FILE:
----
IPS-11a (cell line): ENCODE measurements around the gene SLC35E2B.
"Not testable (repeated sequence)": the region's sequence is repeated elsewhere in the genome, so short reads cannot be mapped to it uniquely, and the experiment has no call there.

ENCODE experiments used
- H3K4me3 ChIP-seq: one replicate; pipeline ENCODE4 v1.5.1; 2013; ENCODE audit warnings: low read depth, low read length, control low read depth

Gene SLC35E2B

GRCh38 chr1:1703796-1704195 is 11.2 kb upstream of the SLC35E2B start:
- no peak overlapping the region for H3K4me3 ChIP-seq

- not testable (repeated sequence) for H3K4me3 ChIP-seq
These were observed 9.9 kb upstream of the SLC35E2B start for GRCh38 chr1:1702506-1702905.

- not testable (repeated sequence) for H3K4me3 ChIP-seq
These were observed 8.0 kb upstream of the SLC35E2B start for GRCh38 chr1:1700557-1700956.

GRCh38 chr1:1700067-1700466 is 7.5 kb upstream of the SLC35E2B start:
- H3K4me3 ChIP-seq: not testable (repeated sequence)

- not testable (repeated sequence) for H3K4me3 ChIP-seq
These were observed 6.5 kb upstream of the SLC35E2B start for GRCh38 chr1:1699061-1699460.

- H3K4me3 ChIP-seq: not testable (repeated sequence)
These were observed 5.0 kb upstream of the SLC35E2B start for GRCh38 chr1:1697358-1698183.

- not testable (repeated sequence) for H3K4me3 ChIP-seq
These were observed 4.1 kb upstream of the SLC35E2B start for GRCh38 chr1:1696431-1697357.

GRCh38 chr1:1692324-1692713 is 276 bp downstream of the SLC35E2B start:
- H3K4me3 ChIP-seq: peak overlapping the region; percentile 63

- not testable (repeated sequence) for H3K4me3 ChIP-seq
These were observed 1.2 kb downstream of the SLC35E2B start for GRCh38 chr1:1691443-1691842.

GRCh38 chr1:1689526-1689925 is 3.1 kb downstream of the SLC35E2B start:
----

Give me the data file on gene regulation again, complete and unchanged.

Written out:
IPS-11a (cell line): ENCODE measurements around the gene SLC35E2B.
"Not testable (repeated sequence)": the region's sequence is repeated elsewhere in the genome, so short reads cannot be mapped to it uniquely, and the experiment has no call there.

ENCODE experiments used
- H3K4me3 ChIP-seq: one replicate; pipeline ENCODE4 v1.5.1; 2013; ENCODE audit warnings: low read depth, low read length, control low read depth

Gene SLC35E2B

GRCh38 chr1:1703796-1704195 is 11.2 kb upstream of the SLC35E2B start:
- no peak overlapping the region for H3K4me3 ChIP-seq

- not testable (repeated sequence) for H3K4me3 ChIP-seq
These were observed 9.9 kb upstream of the SLC35E2B start for GRCh38 chr1:1702506-1702905.

- not testable (repeated sequence) for H3K4me3 ChIP-seq
These were observed 8.0 kb upstream of the SLC35E2B start for GRCh38 chr1:1700557-1700956.

GRCh38 chr1:1700067-1700466 is 7.5 kb upstream of the SLC35E2B start:
- H3K4me3 ChIP-seq: not testable (repeated sequence)

- not testable (repeated sequence) for H3K4me3 ChIP-seq
These were observed 6.5 kb upstream of the SLC35E2B start for GRCh38 chr1:1699061-1699460.

- H3K4me3 ChIP-seq: not testable (repeated sequence)
These were observed 5.0 kb upstream of the SLC35E2B start for GRCh38 chr1:1697358-1698183.

- not testable (repeated sequence) for H3K4me3 ChIP-seq
These were observed 4.1 kb upstream of the SLC35E2B start for GRCh38 chr1:1696431-1697357.

GRCh38 chr1:1692324-1692713 is 276 bp downstream of the SLC35E2B start:
- H3K4me3 ChIP-seq: peak overlapping the region; percentile 63

- not testable (repeated sequence) for H3K4me3 ChIP-seq
These were observed 1.2 kb downstream of the SLC35E2B start for GRCh38 chr1:1691443-1691842.

GRCh38 chr1:1689526-1689925 is 3.1 kb downstream of the SLC35E2B start: